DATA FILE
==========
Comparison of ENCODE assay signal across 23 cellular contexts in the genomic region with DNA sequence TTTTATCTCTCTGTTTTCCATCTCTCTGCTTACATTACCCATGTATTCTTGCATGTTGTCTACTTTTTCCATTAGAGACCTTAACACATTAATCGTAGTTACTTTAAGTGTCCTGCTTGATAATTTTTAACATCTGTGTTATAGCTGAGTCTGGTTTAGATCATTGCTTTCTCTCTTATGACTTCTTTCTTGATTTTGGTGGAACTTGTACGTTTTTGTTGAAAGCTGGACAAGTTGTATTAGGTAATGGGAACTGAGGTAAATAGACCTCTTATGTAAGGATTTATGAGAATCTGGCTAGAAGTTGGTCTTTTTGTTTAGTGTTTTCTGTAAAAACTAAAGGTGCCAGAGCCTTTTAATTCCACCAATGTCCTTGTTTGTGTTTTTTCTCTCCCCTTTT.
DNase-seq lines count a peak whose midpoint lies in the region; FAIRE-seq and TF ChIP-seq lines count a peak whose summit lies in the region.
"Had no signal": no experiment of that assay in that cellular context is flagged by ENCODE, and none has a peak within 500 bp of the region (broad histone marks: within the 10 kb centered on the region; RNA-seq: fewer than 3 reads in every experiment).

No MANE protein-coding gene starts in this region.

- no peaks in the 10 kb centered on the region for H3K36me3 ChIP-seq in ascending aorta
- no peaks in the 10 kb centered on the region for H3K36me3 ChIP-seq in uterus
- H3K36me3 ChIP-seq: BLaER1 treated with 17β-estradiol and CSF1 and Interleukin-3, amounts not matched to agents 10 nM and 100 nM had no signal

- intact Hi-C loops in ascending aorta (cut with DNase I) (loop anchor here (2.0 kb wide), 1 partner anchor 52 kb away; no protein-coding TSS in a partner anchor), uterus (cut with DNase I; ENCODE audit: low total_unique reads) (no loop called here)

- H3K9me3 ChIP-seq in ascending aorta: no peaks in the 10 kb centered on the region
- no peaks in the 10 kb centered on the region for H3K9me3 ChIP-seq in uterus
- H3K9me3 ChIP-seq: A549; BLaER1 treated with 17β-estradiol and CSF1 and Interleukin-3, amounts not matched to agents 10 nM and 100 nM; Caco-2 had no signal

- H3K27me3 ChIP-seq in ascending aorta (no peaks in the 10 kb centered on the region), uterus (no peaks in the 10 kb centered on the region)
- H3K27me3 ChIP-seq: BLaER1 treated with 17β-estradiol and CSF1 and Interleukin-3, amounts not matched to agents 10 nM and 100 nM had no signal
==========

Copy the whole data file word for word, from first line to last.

Comparison of ENCODE assay signal across 23 cellular contexts in the genomic region with DNA sequence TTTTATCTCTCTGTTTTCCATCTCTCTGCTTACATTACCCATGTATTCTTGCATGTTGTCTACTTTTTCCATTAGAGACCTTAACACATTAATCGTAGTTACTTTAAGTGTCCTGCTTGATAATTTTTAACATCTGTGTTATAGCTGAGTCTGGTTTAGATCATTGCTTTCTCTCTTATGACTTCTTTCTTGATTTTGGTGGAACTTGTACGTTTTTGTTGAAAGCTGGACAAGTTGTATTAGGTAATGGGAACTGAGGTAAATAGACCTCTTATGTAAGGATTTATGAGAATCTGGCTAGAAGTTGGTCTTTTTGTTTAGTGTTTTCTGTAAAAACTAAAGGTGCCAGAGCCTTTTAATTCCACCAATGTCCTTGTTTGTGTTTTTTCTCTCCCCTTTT.
DNase-seq lines count a peak whose midpoint lies in the region; FAIRE-seq and TF ChIP-seq lines count a peak whose summit lies in the region.
"Had no signal": no experiment of that assay in that cellular context is flagged by ENCODE, and none has a peak within 500 bp of the region (broad histone marks: within the 10 kb centered on the region; RNA-seq: fewer than 3 reads in every experiment).

No MANE protein-coding gene starts in this region.

- no peaks in the 10 kb centered on the region for H3K36me3 ChIP-seq in ascending aorta
- no peaks in the 10 kb centered on the region for H3K36me3 ChIP-seq in uterus
- H3K36me3 ChIP-seq: BLaER1 treated with 17β-estradiol and CSF1 and Interleukin-3, amounts not matched to agents 10 nM and 100 nM had no signal

- intact Hi-C loops in ascending aorta (cut with DNase I) (loop anchor here (2.0 kb wide), 1 partner anchor 52 kb away; no protein-coding TSS in a partner anchor), uterus (cut with DNase I; ENCODE audit: low total_unique reads) (no loop called here)

- H3K9me3 ChIP-seq in ascending aorta: no peaks in the 10 kb centered on the region
- no peaks in the 10 kb centered on the region for H3K9me3 ChIP-seq in uterus
- H3K9me3 ChIP-seq: A549; BLaER1 treated with 17β-estradiol and CSF1 and Interleukin-3, amounts not matched to agents 10 nM and 100 nM; Caco-2 had no signal

- H3K27me3 ChIP-seq in ascending aorta (no peaks in the 10 kb centered on the region), uterus (no peaks in the 10 kb centered on the region)
- H3K27me3 ChIP-seq: BLaER1 treated with 17β-estradiol and CSF1 and Interleukin-3, amounts not matched to agents 10 nM and 100 nM had no signal